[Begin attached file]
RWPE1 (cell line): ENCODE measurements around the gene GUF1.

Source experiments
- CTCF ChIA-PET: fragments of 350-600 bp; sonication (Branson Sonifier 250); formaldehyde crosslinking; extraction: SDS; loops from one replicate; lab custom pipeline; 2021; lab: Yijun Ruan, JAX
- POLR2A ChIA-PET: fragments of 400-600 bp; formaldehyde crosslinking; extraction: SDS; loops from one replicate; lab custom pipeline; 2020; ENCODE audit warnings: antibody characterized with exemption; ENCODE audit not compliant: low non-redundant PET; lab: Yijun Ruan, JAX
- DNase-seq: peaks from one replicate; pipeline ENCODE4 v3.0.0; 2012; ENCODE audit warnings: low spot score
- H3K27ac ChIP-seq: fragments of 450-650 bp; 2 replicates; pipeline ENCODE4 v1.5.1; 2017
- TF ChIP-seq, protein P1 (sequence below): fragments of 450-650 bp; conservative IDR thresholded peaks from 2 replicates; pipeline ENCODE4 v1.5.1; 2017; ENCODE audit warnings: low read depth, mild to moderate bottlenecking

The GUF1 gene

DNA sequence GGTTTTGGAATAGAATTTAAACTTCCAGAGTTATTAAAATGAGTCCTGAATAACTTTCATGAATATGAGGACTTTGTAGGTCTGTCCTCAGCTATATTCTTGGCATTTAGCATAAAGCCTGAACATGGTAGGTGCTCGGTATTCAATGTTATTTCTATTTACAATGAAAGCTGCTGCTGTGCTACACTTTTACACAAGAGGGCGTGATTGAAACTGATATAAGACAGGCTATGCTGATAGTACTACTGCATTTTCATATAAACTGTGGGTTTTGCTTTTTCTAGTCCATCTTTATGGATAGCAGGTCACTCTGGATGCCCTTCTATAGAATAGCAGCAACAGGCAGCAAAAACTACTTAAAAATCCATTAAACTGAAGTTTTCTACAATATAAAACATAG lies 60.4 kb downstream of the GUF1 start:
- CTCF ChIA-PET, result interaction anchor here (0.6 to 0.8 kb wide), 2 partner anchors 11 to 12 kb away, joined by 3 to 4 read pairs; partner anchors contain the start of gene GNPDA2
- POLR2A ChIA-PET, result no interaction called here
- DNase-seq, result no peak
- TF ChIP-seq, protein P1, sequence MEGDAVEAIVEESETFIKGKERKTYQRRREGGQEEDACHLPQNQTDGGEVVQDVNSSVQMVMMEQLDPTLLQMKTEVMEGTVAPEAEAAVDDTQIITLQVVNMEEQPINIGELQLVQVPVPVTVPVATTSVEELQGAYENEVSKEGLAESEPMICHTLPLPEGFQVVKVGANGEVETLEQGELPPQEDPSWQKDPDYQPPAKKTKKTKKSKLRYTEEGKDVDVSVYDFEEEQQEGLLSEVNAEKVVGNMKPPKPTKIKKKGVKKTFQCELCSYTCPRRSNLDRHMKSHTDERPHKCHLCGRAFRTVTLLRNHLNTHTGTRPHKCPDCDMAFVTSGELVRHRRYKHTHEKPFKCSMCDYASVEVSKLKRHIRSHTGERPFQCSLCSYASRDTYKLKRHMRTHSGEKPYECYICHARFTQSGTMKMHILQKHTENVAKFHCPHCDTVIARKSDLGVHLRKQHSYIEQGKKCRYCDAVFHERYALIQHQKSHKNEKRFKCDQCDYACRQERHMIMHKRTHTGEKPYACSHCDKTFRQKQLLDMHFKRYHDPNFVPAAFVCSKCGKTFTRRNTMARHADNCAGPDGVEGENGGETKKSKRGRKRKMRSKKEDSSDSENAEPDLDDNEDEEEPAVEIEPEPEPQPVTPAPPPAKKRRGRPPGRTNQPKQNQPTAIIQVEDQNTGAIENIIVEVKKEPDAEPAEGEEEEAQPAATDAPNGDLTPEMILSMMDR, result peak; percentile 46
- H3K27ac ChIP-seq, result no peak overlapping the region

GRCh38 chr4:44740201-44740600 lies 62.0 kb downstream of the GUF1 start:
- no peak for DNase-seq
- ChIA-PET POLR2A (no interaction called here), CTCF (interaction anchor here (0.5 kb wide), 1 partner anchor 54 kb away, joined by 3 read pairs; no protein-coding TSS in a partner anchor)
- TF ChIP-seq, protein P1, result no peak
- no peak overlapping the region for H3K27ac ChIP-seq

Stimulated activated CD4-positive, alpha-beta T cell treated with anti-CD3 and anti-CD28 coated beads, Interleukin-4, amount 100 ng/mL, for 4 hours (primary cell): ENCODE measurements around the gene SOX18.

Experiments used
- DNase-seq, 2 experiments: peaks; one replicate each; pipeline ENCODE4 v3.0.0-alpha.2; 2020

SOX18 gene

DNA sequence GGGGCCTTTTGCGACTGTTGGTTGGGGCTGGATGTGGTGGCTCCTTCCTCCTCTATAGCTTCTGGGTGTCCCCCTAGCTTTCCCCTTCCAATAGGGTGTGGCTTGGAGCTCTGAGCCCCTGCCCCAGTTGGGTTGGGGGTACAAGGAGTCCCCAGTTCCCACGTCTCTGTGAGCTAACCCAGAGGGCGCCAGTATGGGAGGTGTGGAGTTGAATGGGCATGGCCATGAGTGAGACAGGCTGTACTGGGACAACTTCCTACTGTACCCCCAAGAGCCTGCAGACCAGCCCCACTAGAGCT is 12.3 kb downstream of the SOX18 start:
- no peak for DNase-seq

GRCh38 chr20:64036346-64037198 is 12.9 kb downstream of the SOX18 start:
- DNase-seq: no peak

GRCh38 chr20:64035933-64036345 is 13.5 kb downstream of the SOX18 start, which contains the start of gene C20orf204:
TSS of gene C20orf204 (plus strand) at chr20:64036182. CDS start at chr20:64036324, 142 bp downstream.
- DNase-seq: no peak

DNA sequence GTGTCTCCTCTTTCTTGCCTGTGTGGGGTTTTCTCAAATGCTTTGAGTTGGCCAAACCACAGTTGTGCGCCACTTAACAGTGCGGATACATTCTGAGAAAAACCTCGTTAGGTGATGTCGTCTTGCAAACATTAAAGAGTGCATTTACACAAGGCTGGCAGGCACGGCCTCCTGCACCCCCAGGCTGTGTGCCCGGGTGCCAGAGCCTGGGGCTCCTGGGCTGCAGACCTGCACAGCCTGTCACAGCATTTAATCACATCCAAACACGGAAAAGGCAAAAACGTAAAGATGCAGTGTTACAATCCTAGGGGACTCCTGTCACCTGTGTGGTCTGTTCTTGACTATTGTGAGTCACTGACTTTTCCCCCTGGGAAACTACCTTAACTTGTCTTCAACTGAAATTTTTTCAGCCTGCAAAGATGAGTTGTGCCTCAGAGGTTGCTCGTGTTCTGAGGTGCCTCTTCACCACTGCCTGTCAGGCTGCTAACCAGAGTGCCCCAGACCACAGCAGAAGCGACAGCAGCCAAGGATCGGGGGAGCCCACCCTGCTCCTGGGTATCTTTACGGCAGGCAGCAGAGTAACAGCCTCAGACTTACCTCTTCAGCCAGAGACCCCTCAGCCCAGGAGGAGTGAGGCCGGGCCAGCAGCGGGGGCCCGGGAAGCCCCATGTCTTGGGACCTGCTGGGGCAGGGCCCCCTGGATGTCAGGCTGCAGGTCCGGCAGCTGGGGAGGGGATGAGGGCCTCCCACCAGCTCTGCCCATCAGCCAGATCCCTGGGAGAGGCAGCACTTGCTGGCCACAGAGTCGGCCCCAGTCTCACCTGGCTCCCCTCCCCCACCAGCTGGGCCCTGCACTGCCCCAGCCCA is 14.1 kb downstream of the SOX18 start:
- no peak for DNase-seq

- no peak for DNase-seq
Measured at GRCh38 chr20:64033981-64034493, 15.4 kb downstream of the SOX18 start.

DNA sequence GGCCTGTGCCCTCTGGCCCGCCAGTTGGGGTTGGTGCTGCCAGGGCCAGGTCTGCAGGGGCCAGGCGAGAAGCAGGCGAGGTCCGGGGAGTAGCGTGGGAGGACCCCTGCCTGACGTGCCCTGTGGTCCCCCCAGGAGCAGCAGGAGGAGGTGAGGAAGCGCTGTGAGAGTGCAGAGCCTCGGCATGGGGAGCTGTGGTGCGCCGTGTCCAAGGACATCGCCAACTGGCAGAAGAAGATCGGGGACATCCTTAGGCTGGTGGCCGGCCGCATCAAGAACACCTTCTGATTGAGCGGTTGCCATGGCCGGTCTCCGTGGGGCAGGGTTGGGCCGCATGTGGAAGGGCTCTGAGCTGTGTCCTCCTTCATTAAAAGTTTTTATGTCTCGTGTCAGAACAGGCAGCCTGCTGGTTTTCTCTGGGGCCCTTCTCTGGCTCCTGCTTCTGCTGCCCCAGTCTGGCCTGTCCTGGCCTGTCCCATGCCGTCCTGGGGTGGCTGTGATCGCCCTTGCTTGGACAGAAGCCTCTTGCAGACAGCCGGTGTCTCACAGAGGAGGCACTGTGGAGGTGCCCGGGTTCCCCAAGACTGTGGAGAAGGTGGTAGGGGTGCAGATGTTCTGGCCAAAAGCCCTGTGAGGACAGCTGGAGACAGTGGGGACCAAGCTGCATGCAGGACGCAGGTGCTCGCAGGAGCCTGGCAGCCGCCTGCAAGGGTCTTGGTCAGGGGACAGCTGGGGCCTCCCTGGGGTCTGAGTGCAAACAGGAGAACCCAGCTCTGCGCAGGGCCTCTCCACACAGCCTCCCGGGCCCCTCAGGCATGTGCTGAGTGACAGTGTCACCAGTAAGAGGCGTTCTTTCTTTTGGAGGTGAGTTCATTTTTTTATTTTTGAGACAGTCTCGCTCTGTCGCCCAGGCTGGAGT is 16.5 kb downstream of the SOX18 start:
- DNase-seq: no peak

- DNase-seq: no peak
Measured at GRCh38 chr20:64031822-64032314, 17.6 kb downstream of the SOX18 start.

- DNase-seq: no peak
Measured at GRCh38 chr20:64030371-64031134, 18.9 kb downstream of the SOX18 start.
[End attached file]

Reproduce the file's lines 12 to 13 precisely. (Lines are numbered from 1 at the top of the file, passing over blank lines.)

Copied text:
- DNase-seq, result no peak
- TF ChIP-seq, protein P1, sequence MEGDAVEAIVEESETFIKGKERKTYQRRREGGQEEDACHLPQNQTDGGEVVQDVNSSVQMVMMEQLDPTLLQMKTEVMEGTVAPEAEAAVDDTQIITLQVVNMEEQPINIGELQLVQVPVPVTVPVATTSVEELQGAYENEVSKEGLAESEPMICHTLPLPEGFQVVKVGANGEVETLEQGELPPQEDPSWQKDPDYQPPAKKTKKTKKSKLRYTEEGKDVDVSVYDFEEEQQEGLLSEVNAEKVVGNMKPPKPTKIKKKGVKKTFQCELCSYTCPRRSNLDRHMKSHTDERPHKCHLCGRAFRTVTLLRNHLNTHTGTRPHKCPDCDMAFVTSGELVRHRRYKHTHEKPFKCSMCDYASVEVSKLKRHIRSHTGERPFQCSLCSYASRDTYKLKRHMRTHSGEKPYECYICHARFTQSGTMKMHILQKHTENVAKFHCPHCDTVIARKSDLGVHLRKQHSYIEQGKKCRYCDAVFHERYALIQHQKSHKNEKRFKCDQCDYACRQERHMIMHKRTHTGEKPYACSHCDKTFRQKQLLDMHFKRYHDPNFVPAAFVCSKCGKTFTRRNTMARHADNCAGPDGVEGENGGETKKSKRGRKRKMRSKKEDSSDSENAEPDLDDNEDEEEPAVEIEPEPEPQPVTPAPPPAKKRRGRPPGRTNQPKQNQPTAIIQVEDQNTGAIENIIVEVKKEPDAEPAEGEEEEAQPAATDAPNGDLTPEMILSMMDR, result peak; percentile 46